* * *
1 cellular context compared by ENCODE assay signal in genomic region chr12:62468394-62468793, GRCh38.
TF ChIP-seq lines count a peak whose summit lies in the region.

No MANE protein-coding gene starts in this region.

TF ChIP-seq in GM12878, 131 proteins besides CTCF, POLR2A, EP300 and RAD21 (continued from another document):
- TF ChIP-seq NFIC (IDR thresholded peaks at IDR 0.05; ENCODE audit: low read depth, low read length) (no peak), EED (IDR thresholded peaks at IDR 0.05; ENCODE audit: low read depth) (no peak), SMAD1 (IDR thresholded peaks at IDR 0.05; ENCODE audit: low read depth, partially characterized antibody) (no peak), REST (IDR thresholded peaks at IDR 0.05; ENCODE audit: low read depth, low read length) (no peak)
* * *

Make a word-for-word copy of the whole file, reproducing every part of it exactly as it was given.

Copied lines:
1 cellular context compared by ENCODE assay signal in genomic region chr12:62468394-62468793, GRCh38.
TF ChIP-seq lines count a peak whose summit lies in the region.

No MANE protein-coding gene starts in this region.

TF ChIP-seq in GM12878, 131 proteins besides CTCF, POLR2A, EP300 and RAD21 (continued from another document):
- TF ChIP-seq NFIC (IDR thresholded peaks at IDR 0.05; ENCODE audit: low read depth, low read length) (no peak), EED (IDR thresholded peaks at IDR 0.05; ENCODE audit: low read depth) (no peak), SMAD1 (IDR thresholded peaks at IDR 0.05; ENCODE audit: low read depth, partially characterized antibody) (no peak), REST (IDR thresholded peaks at IDR 0.05; ENCODE audit: low read depth, low read length) (no peak)